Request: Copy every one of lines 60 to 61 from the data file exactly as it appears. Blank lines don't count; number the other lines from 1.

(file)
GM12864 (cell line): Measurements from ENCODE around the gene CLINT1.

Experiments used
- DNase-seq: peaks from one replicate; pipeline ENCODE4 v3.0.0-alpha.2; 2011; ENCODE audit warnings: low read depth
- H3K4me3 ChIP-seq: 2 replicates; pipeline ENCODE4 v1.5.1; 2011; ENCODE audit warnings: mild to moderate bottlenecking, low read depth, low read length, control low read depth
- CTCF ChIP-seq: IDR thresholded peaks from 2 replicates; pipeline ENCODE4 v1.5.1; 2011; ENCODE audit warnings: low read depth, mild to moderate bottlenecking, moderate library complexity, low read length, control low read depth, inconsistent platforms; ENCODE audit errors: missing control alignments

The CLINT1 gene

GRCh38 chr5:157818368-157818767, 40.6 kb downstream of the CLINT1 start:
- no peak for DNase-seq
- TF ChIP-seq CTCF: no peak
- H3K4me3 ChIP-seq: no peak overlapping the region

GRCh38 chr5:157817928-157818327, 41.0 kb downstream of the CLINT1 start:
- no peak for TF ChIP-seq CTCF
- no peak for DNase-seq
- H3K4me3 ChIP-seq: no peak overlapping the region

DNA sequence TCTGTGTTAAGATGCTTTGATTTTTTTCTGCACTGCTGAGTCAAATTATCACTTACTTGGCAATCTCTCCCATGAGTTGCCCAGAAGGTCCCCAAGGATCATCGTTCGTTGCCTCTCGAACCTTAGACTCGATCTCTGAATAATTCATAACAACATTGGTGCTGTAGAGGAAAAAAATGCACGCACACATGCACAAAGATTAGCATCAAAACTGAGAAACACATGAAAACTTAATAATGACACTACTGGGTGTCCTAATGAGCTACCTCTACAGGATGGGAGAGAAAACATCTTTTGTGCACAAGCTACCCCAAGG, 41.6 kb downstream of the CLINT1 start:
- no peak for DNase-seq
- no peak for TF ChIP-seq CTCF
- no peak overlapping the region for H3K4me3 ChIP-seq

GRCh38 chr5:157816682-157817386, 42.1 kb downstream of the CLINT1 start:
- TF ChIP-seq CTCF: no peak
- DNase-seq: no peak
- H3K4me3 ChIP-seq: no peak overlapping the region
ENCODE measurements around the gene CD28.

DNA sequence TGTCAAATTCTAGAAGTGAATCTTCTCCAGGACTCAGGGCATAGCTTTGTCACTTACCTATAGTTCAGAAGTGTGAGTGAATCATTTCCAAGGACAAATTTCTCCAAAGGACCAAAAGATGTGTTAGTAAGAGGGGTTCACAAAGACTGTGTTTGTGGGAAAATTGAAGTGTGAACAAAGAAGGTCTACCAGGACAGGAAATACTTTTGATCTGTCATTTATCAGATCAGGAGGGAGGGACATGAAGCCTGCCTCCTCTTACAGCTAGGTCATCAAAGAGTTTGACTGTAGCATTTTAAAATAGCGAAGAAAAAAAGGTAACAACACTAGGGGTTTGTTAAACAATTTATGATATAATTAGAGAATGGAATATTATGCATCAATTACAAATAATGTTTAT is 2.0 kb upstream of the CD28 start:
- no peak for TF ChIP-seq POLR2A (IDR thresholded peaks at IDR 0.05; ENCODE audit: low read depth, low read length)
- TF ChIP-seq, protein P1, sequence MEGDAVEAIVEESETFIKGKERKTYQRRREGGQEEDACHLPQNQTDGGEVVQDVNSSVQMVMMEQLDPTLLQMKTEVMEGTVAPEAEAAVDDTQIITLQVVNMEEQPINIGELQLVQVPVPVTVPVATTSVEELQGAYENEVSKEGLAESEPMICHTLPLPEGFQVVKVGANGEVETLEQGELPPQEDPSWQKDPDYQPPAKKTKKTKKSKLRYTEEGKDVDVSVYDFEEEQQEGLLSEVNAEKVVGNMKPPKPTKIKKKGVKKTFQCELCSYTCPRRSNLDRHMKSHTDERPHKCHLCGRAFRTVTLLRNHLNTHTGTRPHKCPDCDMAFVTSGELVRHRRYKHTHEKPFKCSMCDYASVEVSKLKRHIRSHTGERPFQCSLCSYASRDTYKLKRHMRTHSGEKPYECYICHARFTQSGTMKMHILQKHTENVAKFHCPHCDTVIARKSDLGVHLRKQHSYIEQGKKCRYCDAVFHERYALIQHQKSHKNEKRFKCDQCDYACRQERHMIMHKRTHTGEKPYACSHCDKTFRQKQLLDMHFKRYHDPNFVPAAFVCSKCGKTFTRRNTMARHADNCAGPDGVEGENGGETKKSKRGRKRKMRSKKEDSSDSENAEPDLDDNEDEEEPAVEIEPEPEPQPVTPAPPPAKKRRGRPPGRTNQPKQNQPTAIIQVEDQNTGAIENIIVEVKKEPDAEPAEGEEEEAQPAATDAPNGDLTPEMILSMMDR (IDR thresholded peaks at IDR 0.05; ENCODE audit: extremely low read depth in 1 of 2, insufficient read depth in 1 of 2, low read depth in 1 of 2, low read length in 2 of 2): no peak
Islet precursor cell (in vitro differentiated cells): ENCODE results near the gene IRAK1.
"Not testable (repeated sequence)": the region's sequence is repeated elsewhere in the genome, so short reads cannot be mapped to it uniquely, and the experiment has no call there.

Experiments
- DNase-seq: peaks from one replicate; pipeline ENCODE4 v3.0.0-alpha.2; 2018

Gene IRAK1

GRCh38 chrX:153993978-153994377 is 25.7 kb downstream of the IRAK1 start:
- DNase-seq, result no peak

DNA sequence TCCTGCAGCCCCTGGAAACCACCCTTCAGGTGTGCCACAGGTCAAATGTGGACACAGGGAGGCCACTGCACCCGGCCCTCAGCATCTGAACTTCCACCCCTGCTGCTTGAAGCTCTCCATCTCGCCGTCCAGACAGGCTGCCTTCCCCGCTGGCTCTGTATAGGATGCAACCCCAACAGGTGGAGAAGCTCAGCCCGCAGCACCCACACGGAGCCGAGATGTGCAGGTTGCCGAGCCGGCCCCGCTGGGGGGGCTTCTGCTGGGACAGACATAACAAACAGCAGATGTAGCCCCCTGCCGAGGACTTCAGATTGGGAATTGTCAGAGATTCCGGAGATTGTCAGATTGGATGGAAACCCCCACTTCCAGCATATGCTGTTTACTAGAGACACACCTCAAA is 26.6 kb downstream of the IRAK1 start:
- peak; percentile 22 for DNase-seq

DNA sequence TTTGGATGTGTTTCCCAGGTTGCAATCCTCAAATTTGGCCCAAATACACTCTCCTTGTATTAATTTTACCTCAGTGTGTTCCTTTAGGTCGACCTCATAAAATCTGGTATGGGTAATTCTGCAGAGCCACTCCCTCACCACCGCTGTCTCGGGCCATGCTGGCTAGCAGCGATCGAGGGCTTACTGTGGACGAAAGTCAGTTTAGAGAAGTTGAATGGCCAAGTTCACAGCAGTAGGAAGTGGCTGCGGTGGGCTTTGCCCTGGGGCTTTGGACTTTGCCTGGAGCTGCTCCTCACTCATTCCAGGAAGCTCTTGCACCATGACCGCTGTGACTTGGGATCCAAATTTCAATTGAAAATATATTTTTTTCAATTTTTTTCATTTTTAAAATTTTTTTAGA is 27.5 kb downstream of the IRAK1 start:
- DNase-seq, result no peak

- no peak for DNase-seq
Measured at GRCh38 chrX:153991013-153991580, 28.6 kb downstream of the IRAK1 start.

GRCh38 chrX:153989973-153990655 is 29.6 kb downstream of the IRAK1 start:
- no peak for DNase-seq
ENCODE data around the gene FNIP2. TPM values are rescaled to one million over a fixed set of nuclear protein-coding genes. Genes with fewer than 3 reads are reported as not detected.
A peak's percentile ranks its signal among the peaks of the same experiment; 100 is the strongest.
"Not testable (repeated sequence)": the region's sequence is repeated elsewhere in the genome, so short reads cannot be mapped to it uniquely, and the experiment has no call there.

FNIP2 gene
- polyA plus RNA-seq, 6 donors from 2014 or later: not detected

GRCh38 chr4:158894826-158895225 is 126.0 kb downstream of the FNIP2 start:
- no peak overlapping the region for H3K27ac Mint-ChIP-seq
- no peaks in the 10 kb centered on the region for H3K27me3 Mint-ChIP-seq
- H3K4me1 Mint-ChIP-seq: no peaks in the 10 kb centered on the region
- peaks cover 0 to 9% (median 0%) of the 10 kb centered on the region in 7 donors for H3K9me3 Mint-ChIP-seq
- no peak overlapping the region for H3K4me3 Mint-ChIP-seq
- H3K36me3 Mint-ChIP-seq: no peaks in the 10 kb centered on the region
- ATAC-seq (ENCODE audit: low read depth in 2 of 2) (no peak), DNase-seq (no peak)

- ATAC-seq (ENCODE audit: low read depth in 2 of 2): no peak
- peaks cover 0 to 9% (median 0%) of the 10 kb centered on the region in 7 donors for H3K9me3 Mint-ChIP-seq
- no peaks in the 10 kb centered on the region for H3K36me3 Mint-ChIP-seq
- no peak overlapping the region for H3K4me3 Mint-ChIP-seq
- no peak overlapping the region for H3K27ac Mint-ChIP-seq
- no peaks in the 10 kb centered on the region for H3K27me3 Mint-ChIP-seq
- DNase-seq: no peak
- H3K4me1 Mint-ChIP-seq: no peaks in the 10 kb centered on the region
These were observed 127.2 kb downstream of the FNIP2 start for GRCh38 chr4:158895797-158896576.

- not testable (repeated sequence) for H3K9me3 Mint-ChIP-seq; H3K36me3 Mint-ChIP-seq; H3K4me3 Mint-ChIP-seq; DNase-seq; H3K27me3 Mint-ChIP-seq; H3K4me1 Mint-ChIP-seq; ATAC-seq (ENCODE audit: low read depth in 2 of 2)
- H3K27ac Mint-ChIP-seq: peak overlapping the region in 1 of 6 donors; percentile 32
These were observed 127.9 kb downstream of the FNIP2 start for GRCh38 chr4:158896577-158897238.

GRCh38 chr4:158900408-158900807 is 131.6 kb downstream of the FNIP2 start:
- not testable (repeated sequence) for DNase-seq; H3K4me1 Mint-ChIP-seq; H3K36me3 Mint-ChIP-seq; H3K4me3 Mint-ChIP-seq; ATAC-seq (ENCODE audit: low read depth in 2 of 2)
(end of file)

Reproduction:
- no peaks in the 10 kb centered on the region for H3K27me3 Mint-ChIP-seq
- DNase-seq: no peak